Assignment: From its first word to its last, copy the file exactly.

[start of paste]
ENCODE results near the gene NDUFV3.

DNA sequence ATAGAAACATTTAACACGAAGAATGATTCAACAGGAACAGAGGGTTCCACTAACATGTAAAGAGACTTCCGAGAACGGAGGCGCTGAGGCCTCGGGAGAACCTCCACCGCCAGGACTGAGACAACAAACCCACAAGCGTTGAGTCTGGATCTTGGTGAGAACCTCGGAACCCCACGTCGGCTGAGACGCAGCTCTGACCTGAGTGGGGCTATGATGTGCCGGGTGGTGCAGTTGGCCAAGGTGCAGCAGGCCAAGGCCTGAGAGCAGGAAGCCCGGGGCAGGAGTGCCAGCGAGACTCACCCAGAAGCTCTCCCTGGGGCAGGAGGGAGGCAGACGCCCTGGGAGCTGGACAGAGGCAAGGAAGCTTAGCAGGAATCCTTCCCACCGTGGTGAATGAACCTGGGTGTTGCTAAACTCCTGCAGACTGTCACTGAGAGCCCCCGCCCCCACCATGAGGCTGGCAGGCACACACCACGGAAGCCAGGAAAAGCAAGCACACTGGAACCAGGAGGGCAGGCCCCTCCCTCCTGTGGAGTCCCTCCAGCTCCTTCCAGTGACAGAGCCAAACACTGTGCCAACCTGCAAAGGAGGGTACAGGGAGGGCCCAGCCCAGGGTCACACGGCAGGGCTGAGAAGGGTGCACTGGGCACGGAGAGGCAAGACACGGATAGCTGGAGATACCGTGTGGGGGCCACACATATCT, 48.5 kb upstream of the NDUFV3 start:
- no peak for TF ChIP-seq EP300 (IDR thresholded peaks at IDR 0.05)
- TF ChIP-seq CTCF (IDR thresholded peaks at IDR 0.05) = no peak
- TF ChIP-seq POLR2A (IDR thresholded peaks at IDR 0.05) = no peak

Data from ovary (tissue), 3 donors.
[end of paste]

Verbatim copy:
ENCODE results near the gene NDUFV3.

DNA sequence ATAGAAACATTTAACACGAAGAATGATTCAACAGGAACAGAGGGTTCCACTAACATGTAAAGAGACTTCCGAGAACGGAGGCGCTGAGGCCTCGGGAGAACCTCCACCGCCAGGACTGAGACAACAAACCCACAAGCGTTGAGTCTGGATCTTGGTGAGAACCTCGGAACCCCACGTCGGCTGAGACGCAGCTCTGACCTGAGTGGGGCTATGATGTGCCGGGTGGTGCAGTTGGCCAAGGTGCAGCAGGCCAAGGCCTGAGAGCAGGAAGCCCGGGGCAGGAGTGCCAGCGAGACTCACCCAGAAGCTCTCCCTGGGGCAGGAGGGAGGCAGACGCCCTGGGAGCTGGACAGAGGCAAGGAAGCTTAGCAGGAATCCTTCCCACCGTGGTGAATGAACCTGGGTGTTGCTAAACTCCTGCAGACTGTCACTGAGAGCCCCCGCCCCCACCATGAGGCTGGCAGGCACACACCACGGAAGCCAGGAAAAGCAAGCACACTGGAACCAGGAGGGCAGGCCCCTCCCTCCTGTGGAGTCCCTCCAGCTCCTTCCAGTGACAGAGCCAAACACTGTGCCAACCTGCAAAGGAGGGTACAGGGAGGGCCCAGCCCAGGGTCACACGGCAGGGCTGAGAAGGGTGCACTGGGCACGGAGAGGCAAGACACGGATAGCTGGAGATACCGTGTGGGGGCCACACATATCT, 48.5 kb upstream of the NDUFV3 start:
- no peak for TF ChIP-seq EP300 (IDR thresholded peaks at IDR 0.05)
- TF ChIP-seq CTCF (IDR thresholded peaks at IDR 0.05) = no peak
- TF ChIP-seq POLR2A (IDR thresholded peaks at IDR 0.05) = no peak

Data from ovary (tissue), 3 donors.